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Welcome to Barbie Land: A Whole New World

Barbie shot into the public consciousness just as the Second Wave of the women’s movement was galvanizing attention. Young girls did not have to only
Barbie film review
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Barbie by Mattel is surely a marketing genius. The movie has been a blockbuster hit in the United States and has spun money across the world. I watched ‘Barbie’ in Kolkata amidst a clutch of young girls in the eight to ten age group who were enthralled. At the interval when I casually asked what they liked about the film, they told me they enjoyed it “because it is about empowering women!”  Perhaps they thought it was the “right” answer to give me. Others who have seen the film in the city remark that teenage girls are posing proudly in front of the Barbie posters– Barbie allows them to be whatever they wished to be. They cheered and danced in their seats as Barbie Land is “Recaptured” from “Patriarchy.”

As a Women’s Studies professor in the United States in the 1990s I had taught all the critiques of Barbie, initially a German doll Lilli, from a comic strip about a call girl. Ruth Handler reworked this bawdy doll to make it into a fantasy doll for young girls. Barbie debuted in 1959 at the American International Toy Fair in New York City and the rest is history. As the opening shots in the movie tell it, young girls who had till then only played with baby dolls, feeding them, changing them, and rocking them to sleep, hankered for a doll that could make them be anything they wanted to be!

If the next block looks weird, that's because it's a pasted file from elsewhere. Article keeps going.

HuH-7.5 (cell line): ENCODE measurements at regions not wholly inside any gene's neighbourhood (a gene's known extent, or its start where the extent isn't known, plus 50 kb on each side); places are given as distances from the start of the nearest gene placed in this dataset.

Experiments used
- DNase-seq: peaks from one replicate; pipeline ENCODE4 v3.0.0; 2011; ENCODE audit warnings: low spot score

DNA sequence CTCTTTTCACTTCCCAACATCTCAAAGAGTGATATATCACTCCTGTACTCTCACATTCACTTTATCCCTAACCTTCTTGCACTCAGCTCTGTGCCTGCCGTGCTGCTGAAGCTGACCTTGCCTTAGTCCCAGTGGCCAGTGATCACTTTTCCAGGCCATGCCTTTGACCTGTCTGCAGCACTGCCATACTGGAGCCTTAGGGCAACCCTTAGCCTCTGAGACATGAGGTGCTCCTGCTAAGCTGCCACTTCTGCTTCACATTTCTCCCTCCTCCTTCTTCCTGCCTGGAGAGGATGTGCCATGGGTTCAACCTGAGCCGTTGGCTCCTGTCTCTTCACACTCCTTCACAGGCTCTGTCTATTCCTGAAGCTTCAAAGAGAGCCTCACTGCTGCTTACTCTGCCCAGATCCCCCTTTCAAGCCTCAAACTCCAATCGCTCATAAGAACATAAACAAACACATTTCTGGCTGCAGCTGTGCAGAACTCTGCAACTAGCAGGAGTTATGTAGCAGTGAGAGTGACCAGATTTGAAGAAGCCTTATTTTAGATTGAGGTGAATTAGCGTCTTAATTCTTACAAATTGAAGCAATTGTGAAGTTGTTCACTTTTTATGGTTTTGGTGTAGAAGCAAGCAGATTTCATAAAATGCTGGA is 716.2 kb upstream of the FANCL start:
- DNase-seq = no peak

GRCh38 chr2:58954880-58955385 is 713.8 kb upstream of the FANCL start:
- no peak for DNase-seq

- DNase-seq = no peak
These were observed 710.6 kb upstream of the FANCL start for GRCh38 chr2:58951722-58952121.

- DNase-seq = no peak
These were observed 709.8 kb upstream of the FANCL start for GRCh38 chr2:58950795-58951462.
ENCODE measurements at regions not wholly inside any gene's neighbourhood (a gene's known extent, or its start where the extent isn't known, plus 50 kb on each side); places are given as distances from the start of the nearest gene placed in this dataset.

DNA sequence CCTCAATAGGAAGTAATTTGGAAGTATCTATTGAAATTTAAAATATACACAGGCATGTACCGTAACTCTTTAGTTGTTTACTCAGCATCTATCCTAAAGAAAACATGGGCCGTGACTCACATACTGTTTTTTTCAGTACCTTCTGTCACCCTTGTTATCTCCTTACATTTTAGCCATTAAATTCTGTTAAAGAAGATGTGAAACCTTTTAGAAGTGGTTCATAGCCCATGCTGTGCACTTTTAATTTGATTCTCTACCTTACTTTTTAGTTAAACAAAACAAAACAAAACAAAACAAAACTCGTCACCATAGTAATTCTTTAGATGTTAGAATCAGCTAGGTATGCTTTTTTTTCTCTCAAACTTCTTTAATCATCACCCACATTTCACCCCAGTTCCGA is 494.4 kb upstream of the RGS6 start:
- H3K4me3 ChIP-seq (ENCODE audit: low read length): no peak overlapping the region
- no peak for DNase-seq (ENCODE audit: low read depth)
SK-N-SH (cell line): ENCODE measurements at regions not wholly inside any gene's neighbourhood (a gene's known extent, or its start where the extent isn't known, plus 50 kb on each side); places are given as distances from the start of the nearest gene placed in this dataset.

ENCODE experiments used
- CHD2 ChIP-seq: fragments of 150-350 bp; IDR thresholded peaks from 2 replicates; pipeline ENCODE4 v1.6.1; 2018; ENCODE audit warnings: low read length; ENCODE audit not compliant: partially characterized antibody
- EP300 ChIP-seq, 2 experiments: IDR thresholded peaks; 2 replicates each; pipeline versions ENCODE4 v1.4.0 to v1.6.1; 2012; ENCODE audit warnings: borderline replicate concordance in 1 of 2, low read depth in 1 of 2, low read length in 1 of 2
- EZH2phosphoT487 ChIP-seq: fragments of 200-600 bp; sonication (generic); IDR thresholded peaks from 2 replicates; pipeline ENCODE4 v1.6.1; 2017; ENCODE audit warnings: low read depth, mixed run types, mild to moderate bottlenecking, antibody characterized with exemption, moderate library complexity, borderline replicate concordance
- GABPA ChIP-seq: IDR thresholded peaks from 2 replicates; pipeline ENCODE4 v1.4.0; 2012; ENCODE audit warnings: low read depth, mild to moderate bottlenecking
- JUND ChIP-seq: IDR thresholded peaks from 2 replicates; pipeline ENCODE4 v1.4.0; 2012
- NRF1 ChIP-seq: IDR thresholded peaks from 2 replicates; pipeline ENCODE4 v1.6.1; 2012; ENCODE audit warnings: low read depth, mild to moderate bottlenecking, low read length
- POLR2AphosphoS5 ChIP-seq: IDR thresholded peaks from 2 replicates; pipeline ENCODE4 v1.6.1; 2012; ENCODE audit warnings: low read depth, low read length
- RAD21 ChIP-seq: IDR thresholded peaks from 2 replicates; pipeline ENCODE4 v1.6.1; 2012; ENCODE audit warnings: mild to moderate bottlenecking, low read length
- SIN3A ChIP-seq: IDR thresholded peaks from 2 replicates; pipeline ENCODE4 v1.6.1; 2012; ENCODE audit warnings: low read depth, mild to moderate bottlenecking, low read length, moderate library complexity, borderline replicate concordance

Barbie shot into the public consciousness just as the Second Wave of the women’s movement was galvanizing attention. Young girls did not have to only see themselves as mothers any longer. Barbie was glamorous, had the perfect body, a full range of fabulous clothes, a pink Corvette, and a dream world– Barbie Land– where she lives with other Barbies.  

Barbie doll
Mattel evolved with the times and introduced different color and nationalities

Feminists launched their critiques of Barbie. I for one made sure that my two girls did not ever own a Barbie doll. As we saw it, Barbie with her unrealistic body, boobs and long legs created unrealistic expectations of what women should aspire to be. The quintessential Barbie was white with a mane of blonde hair. Furthermore, she was a “Bimbo,” mostly interested in her clothes and having fun.  Eventually Mattel evolved with the times and responded to the critiques creating Barbie dolls of all hues and nationalities. To date Mattel has featured two hundred career Barbies, most recently with careers in STEM (Science, Technology, Engineering and Mathematics). Of course, each career Barbie comes replete with her appropriate set of clothing and the accouterments of the profession.  It is this fantasy, of women being whatever they want to be, that Mattel continues to sell.

A brilliant marketing strategy by Mattel to remain relevant and now be seen as a champion of women, (which it has claimed), comes to its apex in the movie.  Greta Gerwig’s riff on Barbie is sharp, sassy, tongue-and-cheek, frothy and oh! so politically correct. All the critiques of Barbie are glibly referenced in the movie by Sasha, the young girl in the real world, who tells Barbie directly that she hates her, that she is an airhead and that has created body image problems for young girls, especially girls of color. Other more subliminal critiques of Barbie are addressed adroitly as we see how Barbie’s feet are destroyed by always wearing heels making walking difficult. There are a range of Barbie dolls in Barbie Land from the Women President in the “Pink House,” to chubby and fat Barbies, and even a Barbie in a wheelchair– a nod to the growing power of the Disability Rights movement.